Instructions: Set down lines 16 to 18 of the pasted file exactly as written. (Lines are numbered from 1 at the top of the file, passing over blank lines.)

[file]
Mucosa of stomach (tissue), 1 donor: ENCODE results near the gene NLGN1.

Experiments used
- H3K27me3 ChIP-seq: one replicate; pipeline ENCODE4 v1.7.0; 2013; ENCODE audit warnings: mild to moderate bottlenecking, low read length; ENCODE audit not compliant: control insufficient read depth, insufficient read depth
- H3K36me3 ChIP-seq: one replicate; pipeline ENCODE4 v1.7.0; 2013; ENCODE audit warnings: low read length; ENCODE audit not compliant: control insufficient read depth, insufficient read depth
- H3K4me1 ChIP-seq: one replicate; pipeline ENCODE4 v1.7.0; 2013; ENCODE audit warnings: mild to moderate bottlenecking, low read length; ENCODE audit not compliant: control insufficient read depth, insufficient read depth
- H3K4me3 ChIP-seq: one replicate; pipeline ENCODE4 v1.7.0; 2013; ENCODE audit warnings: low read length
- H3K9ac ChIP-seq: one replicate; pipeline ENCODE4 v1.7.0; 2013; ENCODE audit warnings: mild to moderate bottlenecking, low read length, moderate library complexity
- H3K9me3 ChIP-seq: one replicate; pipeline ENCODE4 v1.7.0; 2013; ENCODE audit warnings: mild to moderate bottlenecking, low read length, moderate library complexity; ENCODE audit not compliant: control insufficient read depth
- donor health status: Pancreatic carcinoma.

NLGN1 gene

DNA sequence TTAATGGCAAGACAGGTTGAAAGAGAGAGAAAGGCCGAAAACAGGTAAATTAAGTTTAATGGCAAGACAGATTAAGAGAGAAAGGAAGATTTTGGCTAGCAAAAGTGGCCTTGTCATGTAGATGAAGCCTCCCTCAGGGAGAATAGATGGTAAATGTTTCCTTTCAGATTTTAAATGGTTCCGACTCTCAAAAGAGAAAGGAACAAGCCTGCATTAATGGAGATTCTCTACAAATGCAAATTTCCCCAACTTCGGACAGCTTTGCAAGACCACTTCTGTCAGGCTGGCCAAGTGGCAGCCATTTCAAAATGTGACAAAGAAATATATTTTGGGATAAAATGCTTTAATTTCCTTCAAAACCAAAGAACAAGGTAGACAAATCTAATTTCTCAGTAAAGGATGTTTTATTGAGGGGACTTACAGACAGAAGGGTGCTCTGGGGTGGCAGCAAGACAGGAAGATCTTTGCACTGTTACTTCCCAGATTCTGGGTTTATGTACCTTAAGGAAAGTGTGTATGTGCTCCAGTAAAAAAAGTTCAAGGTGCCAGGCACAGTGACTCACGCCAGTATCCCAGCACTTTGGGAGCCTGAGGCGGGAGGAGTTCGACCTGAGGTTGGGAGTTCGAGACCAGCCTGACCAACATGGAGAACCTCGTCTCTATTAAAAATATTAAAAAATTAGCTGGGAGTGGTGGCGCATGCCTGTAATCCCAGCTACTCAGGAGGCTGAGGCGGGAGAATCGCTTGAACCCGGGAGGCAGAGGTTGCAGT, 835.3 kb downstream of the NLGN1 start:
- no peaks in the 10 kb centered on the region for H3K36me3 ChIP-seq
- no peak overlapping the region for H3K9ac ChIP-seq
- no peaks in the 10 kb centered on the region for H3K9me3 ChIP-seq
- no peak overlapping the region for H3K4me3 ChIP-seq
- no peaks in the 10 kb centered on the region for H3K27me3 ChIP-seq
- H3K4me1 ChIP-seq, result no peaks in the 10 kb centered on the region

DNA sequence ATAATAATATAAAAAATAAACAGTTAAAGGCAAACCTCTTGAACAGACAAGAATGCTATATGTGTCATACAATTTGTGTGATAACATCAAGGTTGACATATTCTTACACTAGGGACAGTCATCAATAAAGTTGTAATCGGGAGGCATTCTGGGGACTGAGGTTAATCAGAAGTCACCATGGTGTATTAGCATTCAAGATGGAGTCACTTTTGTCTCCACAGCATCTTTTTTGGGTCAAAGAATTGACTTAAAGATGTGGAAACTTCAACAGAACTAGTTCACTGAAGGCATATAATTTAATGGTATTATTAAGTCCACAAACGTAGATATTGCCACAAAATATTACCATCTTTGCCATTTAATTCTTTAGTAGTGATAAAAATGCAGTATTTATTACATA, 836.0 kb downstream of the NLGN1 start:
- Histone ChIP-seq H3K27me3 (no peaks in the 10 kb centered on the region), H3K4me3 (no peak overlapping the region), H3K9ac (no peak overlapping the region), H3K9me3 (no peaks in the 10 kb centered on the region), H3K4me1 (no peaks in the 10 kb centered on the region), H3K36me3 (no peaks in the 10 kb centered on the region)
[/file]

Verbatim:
- no peaks in the 10 kb centered on the region for H3K27me3 ChIP-seq
- H3K4me1 ChIP-seq, result no peaks in the 10 kb centered on the region

DNA sequence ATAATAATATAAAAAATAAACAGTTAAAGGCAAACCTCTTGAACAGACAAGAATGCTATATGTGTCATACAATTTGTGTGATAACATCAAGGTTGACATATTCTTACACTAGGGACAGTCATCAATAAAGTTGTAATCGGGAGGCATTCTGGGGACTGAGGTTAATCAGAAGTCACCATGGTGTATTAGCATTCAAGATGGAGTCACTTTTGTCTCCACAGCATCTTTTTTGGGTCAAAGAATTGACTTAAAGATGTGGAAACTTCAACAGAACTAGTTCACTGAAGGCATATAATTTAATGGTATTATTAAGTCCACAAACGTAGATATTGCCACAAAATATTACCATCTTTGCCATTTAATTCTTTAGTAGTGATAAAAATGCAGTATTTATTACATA, 836.0 kb downstream of the NLGN1 start: